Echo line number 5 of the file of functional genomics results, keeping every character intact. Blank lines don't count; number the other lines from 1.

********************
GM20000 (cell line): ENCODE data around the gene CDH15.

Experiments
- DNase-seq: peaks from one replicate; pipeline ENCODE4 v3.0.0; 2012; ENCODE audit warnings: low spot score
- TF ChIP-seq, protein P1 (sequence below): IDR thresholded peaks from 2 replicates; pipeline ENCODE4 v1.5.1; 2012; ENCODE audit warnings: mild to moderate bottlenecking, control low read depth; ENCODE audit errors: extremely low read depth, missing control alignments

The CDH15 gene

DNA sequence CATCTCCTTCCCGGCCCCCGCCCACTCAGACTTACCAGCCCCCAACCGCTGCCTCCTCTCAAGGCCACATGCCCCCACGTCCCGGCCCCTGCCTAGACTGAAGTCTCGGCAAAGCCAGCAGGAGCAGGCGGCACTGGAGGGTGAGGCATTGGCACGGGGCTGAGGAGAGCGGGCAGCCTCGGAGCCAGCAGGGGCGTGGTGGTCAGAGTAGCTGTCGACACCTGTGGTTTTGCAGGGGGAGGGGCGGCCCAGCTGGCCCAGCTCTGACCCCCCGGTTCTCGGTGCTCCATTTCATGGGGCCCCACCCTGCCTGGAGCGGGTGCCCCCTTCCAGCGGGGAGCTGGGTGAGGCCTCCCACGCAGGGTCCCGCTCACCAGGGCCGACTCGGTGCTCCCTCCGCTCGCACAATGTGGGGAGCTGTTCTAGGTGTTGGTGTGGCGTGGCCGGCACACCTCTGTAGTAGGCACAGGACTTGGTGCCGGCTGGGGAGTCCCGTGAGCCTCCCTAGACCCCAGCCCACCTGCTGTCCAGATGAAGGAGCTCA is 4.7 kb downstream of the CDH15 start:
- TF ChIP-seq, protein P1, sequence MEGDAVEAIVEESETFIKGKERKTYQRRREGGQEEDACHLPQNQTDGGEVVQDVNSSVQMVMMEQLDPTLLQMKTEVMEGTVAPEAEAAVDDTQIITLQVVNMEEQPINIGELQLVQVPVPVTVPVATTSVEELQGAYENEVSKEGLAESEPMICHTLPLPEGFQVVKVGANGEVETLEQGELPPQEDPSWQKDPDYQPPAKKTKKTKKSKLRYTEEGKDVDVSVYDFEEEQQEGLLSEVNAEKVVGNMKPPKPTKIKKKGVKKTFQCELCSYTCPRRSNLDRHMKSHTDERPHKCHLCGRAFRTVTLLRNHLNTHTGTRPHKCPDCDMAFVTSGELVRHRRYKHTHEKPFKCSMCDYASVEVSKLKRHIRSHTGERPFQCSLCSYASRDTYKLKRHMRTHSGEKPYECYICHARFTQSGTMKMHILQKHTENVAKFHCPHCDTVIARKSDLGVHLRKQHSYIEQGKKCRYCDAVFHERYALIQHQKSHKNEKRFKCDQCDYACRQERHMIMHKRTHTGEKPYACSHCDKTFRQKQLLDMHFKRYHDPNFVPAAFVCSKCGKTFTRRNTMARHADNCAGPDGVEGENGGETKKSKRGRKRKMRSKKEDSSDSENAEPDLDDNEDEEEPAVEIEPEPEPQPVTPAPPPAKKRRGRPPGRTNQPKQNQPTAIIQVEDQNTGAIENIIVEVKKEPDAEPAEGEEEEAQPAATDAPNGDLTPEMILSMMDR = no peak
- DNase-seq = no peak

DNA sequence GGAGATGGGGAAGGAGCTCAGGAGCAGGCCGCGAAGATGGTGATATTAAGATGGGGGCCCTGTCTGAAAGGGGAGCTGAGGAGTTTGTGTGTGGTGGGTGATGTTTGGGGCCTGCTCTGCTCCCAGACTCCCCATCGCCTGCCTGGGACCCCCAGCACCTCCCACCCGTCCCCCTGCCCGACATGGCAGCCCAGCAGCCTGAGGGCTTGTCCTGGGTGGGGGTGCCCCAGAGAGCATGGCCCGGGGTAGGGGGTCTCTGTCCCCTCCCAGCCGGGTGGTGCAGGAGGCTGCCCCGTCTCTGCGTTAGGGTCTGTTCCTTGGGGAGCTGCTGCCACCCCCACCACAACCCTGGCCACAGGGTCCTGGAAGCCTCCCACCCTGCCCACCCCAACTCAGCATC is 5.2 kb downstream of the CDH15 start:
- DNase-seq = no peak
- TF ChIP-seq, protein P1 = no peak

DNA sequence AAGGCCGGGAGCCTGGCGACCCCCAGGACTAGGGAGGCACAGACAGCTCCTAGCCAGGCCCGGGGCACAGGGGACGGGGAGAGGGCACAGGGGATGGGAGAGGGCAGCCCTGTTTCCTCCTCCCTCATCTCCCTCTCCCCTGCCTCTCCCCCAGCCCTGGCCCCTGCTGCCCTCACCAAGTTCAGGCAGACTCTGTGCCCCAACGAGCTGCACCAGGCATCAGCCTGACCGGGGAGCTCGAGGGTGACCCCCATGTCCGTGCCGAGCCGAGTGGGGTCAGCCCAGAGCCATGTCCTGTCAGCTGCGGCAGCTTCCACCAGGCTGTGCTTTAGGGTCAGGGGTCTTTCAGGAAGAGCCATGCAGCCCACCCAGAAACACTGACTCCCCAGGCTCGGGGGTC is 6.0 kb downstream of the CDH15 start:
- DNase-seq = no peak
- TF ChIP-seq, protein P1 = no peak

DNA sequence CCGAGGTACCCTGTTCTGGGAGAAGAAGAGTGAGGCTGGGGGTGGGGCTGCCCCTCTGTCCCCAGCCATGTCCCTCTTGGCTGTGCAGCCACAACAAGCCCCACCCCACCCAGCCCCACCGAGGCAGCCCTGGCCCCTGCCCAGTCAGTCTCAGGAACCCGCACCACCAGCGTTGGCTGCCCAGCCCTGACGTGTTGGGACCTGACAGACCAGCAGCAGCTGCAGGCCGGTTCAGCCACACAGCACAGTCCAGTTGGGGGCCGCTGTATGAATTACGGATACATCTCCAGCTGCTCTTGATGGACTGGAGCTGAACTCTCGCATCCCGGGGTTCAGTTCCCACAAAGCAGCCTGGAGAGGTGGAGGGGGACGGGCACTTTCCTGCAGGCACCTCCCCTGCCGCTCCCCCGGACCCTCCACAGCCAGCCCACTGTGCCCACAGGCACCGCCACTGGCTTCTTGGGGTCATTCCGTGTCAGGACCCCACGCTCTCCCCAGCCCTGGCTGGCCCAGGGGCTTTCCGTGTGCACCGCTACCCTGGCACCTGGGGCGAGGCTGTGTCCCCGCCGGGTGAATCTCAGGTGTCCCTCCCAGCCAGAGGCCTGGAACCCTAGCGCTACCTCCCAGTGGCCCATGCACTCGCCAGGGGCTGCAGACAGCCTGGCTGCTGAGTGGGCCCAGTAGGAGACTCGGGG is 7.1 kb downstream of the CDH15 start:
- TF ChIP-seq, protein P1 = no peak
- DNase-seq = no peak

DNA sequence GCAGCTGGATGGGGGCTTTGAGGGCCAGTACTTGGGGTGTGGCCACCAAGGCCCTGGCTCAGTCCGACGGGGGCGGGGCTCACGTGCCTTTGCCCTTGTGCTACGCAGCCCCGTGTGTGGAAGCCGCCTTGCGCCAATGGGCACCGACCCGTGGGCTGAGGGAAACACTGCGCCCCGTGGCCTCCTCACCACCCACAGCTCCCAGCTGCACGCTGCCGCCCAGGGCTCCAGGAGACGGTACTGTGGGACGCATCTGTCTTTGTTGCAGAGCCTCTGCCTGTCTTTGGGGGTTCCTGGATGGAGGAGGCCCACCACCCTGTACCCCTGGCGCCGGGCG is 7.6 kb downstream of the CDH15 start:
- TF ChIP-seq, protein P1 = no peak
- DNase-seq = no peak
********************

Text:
The CDH15 gene